War Delays Start of Israeli Soccer Season

The league opts not to hold every match in the north, where all is quiet.

Nir Keidar

The first round of Israeli soccer’s Premier League will not take place this weekend, even though the Home Front Command has allowed large gatherings outside an 80-kilometer perimeter from Gaza.

The league has decided not to hold a partial round of matches or change some of the venues.

Early Thursday, club owners battled it out; some still hoped for a deal with the military, noting precedents when games were allowed to go on in safe parts of the country. Even if soccer could not be played in Be’er Sheva, Ashdod, Ashkelon, Rishon Letzion and Tel Aviv, the first round should take place on schedule, they argued.

There would be no problem in the game between Hapoel Ra’anana and Hapoel Petah Tikva in Netanya north of the Tel Aviv area, for example. The same could be said for the matches between Maccabi Haifa and Bnei Sakhnin and between Hapoel Haifa and Hapoel Acre.

Similarly, games scheduled for the south or center of the country could have been held in the north. Some team executives noted the Israel Football Association’s pressure on Belgium to play an upcoming Euro 2016 qualifier here. They said a postponement of the Premier League would mean the Israeli national team would have to host the Euro game in Cyprus.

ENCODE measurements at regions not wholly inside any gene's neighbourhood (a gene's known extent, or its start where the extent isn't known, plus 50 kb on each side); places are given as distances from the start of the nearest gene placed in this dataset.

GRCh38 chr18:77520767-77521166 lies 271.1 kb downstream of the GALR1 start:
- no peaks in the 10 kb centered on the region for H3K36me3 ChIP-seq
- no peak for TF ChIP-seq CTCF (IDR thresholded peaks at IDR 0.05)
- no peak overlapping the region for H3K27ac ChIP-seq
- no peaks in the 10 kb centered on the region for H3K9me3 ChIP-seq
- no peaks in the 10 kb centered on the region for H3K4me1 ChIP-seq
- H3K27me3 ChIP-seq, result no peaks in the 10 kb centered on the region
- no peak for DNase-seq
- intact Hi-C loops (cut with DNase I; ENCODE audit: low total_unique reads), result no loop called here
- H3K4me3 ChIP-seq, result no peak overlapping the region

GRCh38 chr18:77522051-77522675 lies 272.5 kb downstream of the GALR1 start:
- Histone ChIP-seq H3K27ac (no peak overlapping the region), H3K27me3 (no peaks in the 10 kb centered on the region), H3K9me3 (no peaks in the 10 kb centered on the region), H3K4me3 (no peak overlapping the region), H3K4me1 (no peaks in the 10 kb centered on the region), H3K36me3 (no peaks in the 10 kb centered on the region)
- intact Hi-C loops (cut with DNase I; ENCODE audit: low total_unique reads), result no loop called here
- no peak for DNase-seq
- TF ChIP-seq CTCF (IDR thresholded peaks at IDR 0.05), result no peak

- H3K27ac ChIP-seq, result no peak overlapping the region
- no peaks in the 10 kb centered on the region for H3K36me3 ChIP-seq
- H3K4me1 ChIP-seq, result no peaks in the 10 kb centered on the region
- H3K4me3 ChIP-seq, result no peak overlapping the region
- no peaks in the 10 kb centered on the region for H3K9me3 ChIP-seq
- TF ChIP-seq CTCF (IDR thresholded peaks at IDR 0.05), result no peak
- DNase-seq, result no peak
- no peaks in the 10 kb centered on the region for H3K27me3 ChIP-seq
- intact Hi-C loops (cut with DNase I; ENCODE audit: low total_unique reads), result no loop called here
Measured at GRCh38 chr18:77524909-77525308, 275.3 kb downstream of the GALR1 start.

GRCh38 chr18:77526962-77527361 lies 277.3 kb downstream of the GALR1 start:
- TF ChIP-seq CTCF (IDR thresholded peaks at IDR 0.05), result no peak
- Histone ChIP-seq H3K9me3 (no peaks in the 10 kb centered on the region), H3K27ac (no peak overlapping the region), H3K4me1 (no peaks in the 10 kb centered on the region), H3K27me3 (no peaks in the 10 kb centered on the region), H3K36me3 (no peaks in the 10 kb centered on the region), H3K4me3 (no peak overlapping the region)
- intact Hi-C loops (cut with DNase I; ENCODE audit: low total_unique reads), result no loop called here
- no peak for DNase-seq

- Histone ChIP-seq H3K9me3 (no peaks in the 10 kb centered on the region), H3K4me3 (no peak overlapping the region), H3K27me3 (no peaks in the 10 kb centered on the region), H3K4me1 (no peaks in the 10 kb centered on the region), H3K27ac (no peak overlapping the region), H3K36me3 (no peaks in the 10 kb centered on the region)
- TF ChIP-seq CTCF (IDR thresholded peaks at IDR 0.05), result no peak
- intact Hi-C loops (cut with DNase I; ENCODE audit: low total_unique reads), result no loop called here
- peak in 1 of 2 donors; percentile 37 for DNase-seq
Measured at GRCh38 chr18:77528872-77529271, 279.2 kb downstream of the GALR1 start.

“So Hamas said not to play soccer and we comply? That’s pathetic,” one club owner said. “Why take such an extreme position?”

Asher Alon, owner of Hapoel Ra’anana and a league executive, says the games should go on as scheduled. “There’s no question — soccer can be played on some of the pitches,” he said. “There’s no reason not to switch some home games and hold at least a partial round.”

The owner of Bnei Yehuda, Moshe Damayo, says the decision should rest with the army. “I believe we should proceed according to the directives of the Home Front Command,” he said. “If they say not to play, we shouldn’t. That’s my opinion, but the league’s directorate should decide.”

Others have criticized the decision to celebrate the season’s opening at the new Sammy Ofer Stadium in Haifa, even if Maccabi Haifa’s game is postponed.

“The event will be attended by 1,000 people,” said an official of a Premier League team. “Isn’t that a large gathering? If we’re not playing in Haifa, the opening of the season should not be celebrated.”